Jealousy on Trial

ImageI had a dream. I was seated at the defendant’s table in an old-fashioned courtroom. My attorney, a soft round woman, held my hand beneath the table. I could feel she believed in me.

Jealousy was suing me. Jealousy was on the stand and was bright red, like the devil card in the Visconti Sforza tarot deck. He was enraged. He was telling his lawyer, who was questioning him, how much money he’d GIVEN me over the years, and how I would play by his rules or else. Or rather that I wasn’t playing by his rules, and that was why he was suing.  He’d given me the money because as an artist and writer, sometimes I’d gotten into financial difficulties. Jealousy had helped me out.

I thought the money was gifted to me out of love, I told my attorney when it was my turn to be questioned. I didn’t know it had so many strings attached. The attorney asks me about the work I do, and how I help people. She wants to show that yes, I’m an artist and writer, but I spend hours helping other people find their soul’s path. I spend years assisting other people in their writing. I’m paying it forward. I’m a good person, she tries to convey to the jury.

Jealousy blows red in the face, righteously angry, bitter, hard as peanut brittle.

I know this trial is an archetypal one. It isn’t just about me. I know in the dream that it refers to a lot of artists I know, and the consequences of choosing to follow our soul’s calling. So many people can be jealous. So many people react negatively to our passion. It frightens us, bows us down, keeps us small. We don’t want to hurt people; she just want to sing our soul. But this finding of ourselves is a fragile undertaking. Others offer you things. You accept. Sometimes it’s not free.

Jealousy is back on the stand. When is it MY turn, Jealousy rages. Okay, okay, I’ll let her be an artist, but she will suffer the consequences. By this I know he means his rage, his neglect, his manipulation. He will extract his bit of flesh.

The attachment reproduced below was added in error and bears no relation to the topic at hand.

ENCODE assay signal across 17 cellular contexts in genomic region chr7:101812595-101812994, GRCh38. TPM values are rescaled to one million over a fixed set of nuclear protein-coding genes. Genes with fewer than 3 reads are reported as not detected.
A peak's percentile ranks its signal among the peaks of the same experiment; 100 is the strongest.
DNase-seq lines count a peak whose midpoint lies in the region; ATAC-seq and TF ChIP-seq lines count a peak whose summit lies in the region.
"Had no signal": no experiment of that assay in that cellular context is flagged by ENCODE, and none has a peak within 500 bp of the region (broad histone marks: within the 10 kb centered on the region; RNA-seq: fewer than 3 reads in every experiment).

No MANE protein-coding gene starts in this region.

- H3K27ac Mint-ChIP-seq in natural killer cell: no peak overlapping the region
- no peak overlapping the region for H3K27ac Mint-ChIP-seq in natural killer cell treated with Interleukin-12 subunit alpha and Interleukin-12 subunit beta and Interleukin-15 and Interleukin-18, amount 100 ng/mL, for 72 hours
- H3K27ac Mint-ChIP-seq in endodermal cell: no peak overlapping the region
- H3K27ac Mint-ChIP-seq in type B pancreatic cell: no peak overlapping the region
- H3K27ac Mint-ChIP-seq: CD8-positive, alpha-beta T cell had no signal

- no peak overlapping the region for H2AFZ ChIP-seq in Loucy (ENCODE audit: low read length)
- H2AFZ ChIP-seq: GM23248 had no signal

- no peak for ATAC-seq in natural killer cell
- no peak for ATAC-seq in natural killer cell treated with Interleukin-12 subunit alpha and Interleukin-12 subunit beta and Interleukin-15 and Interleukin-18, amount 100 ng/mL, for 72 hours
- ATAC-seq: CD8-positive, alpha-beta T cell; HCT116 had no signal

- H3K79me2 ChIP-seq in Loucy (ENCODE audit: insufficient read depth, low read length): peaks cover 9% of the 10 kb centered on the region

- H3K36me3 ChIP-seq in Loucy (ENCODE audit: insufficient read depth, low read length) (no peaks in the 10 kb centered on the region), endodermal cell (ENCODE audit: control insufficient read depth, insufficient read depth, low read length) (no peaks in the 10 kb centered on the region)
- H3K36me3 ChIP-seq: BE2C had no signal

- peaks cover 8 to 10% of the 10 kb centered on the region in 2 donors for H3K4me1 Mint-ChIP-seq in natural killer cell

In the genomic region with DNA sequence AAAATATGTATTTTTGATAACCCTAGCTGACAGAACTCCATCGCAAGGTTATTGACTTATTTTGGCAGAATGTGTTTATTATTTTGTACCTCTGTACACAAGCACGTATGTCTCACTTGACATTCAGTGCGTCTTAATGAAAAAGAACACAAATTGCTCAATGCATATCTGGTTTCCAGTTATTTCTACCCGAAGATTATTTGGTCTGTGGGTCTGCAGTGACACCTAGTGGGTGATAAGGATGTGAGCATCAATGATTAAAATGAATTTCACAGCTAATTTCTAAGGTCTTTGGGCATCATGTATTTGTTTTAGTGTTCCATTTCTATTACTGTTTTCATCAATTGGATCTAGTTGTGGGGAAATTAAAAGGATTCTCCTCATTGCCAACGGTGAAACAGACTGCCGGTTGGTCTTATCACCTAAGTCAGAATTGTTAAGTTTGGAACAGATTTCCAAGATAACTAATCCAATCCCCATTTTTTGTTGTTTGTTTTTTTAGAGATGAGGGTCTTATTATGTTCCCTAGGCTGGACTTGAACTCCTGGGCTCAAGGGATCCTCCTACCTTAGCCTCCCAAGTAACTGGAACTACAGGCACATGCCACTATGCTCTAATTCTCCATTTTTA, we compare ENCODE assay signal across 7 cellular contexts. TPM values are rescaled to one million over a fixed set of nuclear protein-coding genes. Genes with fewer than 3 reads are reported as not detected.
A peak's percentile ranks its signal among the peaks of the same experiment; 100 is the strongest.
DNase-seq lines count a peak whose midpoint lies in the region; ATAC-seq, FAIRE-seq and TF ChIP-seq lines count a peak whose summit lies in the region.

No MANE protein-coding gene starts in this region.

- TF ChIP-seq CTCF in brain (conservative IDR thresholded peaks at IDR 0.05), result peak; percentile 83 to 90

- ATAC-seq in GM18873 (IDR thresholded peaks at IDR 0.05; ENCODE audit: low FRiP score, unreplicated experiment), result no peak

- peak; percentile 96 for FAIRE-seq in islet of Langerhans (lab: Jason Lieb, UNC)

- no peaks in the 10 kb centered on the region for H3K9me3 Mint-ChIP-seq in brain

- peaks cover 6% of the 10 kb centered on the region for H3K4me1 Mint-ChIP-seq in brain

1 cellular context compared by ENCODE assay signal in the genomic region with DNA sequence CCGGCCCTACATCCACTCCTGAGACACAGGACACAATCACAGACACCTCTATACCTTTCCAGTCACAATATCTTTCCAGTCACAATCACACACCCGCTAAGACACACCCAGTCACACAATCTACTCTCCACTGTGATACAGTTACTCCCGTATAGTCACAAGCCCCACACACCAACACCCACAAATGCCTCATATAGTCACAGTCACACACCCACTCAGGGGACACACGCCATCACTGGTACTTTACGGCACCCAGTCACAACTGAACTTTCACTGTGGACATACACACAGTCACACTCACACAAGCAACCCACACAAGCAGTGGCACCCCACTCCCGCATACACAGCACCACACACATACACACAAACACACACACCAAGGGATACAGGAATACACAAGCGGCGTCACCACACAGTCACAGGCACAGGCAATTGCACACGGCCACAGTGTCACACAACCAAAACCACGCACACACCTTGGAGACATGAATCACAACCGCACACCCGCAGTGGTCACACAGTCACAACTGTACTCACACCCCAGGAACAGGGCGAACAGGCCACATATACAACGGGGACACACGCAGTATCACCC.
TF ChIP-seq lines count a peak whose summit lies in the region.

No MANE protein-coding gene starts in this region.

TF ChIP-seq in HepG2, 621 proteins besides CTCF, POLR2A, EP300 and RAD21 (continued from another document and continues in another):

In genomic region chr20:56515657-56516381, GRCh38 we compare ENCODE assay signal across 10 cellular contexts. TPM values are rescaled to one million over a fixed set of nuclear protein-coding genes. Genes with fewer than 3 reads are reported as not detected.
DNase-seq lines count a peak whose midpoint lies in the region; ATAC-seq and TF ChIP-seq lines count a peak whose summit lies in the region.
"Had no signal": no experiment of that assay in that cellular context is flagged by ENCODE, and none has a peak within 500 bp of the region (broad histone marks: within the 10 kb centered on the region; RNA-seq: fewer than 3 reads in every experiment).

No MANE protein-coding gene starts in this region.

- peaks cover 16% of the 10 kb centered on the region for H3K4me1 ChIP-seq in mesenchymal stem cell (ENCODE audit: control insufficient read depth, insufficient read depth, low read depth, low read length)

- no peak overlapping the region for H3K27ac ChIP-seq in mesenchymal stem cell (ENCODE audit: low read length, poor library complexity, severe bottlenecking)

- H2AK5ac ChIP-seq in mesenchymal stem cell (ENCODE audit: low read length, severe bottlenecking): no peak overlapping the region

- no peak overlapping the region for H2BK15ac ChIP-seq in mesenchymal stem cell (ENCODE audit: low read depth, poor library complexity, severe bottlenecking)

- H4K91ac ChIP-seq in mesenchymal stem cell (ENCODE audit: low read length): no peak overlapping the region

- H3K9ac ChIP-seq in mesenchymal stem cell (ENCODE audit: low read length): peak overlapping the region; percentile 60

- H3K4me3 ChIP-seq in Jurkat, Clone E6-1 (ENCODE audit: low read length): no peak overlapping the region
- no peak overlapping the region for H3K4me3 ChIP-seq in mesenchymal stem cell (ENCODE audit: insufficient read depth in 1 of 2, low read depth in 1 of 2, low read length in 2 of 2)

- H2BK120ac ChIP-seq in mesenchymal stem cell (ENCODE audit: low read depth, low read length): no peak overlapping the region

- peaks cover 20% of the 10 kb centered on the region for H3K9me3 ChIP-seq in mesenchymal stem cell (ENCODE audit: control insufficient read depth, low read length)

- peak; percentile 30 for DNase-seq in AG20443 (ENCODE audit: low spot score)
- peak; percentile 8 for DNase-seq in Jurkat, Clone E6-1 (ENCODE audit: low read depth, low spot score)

My attorney whispers in my ear: He thinks it’s your fault that he’s not doing what he loves. It is his fear that stops him, and he cannot abide taking responsibility, so he must blame someone. Her hand squeezes mine beneath the table.

I awaken before the trial ends.

If you’re an artist or writer or creative of any kind, you’ve probably faced the jealousy of friends or family. Jealousy takes many forms: angry inexplicable outbursts , neglect, cold shoulders, false praise, manipulation. Often times the jealous person doesn’t even know they’re jealous. They feel this anger they can’t put their fingers on, and it bursts outward toward you.

Two things: first, know that the most profound grief can come from NOT practicing what you love. Behind Jealousy is grief, split open, heart-breaking, grief. I’ve been there; I know. Second, who are YOU jealous of? Turn the tables around and explore your own jealousy. Look at who triggers your rage: Someone who’s already published several novels? People making a living doing what they love?

Own your own Jealousy. Own your own grief. Shift YOUR sadness first, and then see if all the projected rage doesn’t just disappear in a puff of smoke.

The Art of Storytelling is a coaching service for writers,


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